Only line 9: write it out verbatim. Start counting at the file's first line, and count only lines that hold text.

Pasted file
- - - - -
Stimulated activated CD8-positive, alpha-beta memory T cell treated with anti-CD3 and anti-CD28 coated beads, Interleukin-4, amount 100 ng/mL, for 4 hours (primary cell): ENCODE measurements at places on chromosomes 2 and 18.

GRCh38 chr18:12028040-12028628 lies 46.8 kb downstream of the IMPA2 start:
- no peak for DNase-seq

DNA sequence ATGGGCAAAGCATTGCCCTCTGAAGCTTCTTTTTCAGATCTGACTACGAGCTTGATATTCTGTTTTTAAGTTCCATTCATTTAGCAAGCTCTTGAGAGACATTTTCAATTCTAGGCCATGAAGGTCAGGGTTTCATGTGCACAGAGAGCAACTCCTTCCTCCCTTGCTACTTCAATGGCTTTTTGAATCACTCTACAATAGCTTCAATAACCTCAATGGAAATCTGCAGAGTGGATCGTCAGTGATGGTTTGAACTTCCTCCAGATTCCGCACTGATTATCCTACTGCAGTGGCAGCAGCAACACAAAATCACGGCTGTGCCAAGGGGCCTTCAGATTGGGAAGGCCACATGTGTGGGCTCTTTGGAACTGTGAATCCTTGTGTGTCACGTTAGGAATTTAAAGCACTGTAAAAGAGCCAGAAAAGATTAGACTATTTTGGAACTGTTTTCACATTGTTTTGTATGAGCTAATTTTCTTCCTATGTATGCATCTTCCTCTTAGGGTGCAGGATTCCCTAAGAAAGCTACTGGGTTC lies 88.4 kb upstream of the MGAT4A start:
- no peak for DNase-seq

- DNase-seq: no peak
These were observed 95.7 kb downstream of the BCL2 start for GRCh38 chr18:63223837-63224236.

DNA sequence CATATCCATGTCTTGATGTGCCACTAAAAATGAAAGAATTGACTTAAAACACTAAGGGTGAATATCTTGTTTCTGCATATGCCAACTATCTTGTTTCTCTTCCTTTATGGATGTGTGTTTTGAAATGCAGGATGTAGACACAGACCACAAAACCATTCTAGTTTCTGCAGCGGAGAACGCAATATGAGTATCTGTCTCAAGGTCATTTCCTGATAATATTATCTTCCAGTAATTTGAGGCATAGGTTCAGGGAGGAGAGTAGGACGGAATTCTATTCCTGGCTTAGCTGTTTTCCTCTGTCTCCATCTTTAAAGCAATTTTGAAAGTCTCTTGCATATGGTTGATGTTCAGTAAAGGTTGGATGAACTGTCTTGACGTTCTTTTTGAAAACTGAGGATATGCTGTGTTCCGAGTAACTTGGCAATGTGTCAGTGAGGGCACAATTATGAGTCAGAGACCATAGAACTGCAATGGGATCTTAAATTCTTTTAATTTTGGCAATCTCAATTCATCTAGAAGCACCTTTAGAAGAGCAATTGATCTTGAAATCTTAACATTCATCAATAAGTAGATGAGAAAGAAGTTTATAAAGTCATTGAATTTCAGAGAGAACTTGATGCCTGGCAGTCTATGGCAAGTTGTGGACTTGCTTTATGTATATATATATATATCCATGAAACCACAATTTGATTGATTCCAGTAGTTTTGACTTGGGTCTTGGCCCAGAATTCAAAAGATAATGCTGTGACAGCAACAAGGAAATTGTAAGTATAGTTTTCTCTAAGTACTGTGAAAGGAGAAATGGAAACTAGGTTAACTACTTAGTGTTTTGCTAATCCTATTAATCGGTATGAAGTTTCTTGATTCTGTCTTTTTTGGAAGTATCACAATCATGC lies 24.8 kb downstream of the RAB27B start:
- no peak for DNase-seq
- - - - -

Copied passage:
- no peak for DNase-seq